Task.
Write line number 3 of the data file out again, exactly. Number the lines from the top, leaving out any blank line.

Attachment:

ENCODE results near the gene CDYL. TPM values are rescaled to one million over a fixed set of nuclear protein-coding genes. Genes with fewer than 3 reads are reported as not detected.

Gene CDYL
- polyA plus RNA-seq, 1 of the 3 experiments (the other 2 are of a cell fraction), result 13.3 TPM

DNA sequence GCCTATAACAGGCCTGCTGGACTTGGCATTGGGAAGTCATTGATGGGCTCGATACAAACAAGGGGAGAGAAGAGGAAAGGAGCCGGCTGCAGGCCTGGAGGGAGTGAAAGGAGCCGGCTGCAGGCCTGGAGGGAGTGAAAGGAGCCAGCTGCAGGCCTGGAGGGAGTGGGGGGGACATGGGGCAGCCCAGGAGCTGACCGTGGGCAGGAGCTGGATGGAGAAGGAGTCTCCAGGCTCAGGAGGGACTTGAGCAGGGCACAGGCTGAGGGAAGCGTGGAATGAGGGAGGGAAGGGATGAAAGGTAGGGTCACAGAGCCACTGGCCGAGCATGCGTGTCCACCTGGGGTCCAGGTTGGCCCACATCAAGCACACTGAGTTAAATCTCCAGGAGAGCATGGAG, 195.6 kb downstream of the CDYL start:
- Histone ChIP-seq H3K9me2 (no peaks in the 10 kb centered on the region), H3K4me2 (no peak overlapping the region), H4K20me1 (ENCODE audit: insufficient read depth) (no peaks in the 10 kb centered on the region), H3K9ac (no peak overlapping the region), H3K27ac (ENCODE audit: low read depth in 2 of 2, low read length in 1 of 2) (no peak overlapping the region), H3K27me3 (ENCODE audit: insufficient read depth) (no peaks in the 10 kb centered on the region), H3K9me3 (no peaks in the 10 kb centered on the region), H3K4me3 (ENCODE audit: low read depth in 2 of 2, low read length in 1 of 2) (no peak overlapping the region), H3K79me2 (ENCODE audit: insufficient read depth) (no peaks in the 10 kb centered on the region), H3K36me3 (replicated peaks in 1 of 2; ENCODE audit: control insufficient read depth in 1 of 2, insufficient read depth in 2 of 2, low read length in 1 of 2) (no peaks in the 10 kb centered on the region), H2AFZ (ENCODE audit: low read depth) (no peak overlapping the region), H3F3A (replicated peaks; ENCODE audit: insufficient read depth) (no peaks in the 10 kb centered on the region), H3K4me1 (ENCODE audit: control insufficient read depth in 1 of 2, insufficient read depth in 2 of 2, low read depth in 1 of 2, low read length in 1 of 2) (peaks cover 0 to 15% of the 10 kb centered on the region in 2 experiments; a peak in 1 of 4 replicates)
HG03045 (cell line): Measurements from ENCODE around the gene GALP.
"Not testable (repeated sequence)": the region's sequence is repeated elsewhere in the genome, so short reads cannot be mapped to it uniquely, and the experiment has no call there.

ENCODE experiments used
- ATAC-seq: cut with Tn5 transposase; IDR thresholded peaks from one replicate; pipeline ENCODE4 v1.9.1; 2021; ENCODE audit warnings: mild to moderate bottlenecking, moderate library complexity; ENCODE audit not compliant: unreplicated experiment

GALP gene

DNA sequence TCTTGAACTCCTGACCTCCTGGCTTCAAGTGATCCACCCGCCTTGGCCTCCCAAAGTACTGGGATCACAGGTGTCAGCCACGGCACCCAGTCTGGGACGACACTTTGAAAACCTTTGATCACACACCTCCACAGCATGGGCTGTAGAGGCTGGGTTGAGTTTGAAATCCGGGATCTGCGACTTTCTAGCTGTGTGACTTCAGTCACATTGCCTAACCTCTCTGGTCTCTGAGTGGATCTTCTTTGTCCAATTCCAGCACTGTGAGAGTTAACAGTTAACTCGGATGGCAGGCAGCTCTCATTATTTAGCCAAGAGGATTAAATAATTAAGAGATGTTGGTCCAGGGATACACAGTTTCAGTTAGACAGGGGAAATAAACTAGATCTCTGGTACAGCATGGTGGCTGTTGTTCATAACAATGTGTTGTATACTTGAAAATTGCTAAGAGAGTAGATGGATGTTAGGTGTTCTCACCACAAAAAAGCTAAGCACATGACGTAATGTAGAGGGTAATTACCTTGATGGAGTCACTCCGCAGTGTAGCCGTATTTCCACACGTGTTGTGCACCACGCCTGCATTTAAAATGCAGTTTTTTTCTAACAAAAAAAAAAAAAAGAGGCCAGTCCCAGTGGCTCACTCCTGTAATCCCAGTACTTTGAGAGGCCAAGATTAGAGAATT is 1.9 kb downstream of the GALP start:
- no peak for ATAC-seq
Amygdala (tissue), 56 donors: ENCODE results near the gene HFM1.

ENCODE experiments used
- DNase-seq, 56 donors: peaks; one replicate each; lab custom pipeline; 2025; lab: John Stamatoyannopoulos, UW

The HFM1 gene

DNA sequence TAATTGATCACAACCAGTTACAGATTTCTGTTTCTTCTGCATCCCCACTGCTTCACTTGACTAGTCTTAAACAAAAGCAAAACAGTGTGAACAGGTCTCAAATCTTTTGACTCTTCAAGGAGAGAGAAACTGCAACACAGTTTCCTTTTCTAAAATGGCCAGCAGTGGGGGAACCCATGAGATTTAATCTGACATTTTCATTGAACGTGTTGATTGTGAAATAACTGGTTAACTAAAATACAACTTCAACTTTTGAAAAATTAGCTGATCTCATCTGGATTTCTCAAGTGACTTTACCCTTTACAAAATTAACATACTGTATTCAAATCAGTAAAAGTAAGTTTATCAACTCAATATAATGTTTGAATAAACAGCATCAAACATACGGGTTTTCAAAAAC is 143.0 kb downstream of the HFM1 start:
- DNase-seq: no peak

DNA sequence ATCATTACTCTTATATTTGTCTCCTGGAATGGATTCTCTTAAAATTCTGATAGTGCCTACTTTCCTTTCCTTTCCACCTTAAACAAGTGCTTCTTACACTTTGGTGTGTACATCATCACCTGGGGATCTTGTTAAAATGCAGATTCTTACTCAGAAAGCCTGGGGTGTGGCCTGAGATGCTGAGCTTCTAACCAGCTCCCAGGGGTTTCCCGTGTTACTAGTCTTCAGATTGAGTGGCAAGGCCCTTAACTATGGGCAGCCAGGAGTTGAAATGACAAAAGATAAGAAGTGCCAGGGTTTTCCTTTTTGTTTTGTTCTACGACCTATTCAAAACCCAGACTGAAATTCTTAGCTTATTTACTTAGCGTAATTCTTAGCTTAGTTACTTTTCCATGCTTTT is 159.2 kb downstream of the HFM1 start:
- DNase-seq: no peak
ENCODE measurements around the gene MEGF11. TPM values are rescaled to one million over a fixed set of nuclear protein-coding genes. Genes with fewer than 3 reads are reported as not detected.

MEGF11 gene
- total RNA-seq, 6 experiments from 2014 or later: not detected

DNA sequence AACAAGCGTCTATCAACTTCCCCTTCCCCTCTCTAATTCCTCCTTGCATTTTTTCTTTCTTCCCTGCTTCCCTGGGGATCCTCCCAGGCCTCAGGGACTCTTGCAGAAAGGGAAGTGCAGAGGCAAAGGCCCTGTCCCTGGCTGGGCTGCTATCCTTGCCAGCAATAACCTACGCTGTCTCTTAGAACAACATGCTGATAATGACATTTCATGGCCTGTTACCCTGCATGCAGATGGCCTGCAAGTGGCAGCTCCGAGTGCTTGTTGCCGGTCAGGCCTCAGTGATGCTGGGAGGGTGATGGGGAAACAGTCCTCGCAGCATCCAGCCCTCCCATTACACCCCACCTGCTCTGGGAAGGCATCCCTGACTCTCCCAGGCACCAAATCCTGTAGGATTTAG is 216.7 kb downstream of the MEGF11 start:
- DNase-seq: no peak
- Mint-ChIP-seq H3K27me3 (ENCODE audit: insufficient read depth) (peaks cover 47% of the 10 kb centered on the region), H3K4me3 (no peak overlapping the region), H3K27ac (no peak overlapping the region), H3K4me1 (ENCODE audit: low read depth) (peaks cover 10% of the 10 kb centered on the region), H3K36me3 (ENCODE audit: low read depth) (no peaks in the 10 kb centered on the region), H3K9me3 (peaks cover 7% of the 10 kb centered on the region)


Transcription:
- polyA plus RNA-seq, 1 of the 3 experiments (the other 2 are of a cell fraction), result 13.3 TPM